And what if you could develop a discovery approach that was so efficient, rapid and cheap to run that you could immediately generate revenue by meeting the demands of the day by big pharma and others – and at the same time create your own internal value? This would fill the void created by the forces discussed and would begin the creation of a “contract discovery” role for pharma that are currently purchasing whole companies just to obtain therapeutic leads. What if the antibody aimed at CCR4 that Amgen just purchased for $520M including milestones and royalties could be purchased for $10M with a ‘stone here and there and no royalties? This could never happen with today’s directors and management, but it can happen if you lower the cost and time to obtain such validated antibodies.

And what if your technology was capable of rapidly “de-risking” targets or therapeutics to the degree that they would either create Accelerator-funded companies or would create new spin-off opportunities where founders have the opportunity to raise venture capital with pre-clinical proof-of-concept data in hand? Depending on the level of proof of concept, the latter empowers the founder, because the intrinsic value is dramatically increased. Given the unlimited number of targets, several lead antibodies or suites of antibodies could be spun off to form multiple companies for founders who wish to develop these. This would create an enormous amount of jobs since these antibodies would fit within the comfort zone of the current conservative investment models by VC’s for product development.

And what if you had the means of turning back the clock to the days of 1976 where two guys in a leaky warehouse in South San Francisco had the courage to basically start the industry that most of us love so well? What if you didn’t need the brass fittings and marble counter tops and expensive art work to add to your burn rate? I love Alexandria lab spaces as much as anyone, but I’ll look to re-unite with my old landlords after I make my first $10M deal (after taxes). And what if you could get lab space and equipment at 1976 pricing using unconventional means such as Ebay and Craigslist? … Next Page »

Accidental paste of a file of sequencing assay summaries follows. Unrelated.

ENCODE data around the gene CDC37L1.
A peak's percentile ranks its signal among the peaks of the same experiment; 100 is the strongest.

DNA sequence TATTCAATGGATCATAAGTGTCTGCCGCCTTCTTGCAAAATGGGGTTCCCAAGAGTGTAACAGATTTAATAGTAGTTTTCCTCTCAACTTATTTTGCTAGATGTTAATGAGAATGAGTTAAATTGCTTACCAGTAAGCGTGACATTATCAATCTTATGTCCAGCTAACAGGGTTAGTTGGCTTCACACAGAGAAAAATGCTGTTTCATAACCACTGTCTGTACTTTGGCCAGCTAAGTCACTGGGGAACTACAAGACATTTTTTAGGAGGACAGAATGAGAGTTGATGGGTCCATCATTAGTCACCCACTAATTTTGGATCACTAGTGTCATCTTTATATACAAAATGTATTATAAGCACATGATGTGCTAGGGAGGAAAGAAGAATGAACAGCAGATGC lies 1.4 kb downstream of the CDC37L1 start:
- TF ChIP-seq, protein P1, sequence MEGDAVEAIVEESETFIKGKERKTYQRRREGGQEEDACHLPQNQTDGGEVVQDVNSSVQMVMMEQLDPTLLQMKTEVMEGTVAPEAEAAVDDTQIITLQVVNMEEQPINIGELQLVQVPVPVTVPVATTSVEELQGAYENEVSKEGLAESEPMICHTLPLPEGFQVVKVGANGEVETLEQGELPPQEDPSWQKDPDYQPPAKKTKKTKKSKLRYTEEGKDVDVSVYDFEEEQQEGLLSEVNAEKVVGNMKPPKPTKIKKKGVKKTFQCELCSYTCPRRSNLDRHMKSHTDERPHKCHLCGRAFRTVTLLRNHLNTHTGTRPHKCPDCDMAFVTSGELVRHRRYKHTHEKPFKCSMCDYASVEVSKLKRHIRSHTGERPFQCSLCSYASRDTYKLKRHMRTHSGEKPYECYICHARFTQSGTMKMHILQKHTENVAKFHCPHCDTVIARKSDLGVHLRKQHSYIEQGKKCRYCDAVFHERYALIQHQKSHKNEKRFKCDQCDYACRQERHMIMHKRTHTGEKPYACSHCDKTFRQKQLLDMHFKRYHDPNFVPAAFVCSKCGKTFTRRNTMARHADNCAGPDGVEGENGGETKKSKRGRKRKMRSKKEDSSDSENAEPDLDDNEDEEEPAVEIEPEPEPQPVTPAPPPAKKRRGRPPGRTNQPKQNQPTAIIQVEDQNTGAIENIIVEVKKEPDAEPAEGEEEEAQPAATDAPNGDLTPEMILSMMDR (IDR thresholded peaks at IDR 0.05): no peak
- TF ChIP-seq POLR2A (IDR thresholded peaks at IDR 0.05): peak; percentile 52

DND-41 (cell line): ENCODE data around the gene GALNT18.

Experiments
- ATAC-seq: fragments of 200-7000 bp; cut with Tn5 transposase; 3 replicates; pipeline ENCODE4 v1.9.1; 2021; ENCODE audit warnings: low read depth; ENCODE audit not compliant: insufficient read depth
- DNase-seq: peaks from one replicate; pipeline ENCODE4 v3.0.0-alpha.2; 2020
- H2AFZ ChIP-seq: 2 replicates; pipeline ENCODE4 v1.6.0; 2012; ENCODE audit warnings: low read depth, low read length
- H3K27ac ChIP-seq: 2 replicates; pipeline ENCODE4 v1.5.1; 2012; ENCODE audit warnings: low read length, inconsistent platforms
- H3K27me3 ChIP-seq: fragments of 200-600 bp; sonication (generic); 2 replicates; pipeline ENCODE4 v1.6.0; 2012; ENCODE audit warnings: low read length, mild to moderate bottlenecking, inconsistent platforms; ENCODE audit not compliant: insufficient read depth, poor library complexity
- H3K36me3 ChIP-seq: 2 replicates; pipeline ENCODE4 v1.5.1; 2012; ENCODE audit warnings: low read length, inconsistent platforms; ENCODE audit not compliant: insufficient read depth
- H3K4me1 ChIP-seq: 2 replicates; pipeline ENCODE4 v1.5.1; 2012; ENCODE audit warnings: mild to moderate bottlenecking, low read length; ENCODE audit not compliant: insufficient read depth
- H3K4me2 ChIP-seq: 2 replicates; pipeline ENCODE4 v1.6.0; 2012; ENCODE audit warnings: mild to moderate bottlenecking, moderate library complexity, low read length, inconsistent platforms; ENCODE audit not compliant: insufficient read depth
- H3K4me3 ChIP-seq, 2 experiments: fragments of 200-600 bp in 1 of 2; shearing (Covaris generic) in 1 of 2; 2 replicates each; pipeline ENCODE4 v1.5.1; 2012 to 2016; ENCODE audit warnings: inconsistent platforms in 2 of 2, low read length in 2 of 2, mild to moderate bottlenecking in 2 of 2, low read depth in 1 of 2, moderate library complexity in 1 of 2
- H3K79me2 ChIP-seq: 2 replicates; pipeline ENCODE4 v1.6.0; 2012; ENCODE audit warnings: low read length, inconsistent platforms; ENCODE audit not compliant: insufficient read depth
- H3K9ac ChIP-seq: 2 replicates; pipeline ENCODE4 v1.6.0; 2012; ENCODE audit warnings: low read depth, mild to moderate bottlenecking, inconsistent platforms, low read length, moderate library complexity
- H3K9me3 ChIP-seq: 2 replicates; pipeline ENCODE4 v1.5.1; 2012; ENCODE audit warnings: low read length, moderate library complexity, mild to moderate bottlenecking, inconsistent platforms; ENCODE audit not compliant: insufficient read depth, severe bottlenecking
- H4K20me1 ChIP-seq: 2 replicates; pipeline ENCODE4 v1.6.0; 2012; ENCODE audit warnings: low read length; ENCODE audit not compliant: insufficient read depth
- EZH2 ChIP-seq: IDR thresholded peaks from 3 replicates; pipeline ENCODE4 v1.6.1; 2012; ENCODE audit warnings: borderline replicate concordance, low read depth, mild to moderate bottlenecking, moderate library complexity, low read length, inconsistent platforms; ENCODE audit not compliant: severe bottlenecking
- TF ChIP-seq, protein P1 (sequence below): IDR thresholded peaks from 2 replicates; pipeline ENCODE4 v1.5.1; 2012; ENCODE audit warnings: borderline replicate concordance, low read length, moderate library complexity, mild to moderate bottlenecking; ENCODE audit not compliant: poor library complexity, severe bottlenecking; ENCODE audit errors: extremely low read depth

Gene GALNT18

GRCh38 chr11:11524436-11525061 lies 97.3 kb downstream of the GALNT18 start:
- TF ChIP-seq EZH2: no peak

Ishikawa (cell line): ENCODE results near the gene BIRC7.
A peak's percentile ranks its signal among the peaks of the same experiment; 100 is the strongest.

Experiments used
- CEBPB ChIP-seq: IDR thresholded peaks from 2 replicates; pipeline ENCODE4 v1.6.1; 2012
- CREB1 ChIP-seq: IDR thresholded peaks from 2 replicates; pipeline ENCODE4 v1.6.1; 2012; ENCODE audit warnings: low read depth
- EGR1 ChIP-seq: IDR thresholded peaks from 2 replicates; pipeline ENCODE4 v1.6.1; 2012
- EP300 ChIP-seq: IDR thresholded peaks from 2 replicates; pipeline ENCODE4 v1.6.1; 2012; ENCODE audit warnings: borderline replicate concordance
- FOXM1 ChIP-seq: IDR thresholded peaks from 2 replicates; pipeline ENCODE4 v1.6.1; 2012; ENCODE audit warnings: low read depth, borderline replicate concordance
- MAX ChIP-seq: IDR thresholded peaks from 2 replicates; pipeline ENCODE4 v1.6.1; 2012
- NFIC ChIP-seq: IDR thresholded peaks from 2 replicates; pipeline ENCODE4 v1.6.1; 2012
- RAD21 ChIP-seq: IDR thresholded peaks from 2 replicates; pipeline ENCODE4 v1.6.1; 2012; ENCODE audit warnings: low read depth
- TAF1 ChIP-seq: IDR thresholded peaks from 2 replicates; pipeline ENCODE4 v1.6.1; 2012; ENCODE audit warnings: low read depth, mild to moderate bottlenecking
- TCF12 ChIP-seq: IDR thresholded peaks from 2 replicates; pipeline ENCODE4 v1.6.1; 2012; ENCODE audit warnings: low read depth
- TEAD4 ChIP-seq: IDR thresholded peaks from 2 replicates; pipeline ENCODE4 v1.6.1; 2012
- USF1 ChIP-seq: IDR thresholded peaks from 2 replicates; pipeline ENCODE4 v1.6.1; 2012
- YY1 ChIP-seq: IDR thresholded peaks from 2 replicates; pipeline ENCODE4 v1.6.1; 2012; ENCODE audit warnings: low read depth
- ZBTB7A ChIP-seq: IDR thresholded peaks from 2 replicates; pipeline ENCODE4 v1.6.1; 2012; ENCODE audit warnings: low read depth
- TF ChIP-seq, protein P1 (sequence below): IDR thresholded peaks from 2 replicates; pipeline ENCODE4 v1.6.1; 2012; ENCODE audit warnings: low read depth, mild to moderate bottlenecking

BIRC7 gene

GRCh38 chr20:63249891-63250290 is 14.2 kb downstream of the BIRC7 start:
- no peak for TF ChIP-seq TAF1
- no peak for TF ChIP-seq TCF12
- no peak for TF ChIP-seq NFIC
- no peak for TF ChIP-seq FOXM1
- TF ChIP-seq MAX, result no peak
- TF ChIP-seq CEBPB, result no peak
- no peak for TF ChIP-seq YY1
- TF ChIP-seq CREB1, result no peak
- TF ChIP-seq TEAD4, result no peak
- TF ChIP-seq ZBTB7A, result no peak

Johnny Stine is founder and president of North Coast Biologics, a Seattle-based company that discovers targeted antibody drugs. Follow @

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  • http://www.lymanbiopharma.com Stewart Lyman

    It seems every biotech these days wants to be the next Immunex, Amgen, or Genentech, but they run from the very thought of following the same path as these successful enterprises! You are exactly right that the current model for big pharma and biotech is unsustainable, and that new solutions are needed. I’m always amazed when I meet someone at a new biotech company, ask them about their research program, and find out that they don’t have one! Instead, they have licensed some protein or target from a University and are moving into the clinic with only the foggiest understanding of the biology involved. Their mission: get clinical data ASAP. It’s no wonder that these companies are flaming out at such a rapid rate! The VC model at present seems to have been modeled at the casinos in Vegas. I consulted once for a biotech that was a one-trick pony. The whole company was riding on a single molecule, but the biological basis for the action of this molecule had been completely misinterpreted. When I pointed this out to them, they decided to move ahead anyway,since they had no substitute at hand and had been funded to put THAT molecule into the clinic. Their subsequent demise was completely predictable. While it would be nice if your technology is as cheap and powerful as you believe, not all biological problems can be solved with monoclonal antibodies, so additional paradigm shifters will be needed as well. Finally, I wish we had only lost 500 jobs in the local biotech arena since 2002. I’ve actually kept track of the numbers, and the real total is over 2200! That’s a lot of critical mass that has left town due to a lack of replacement jobs. We still have a long way to go to get ourselves back to where we were even six years ago.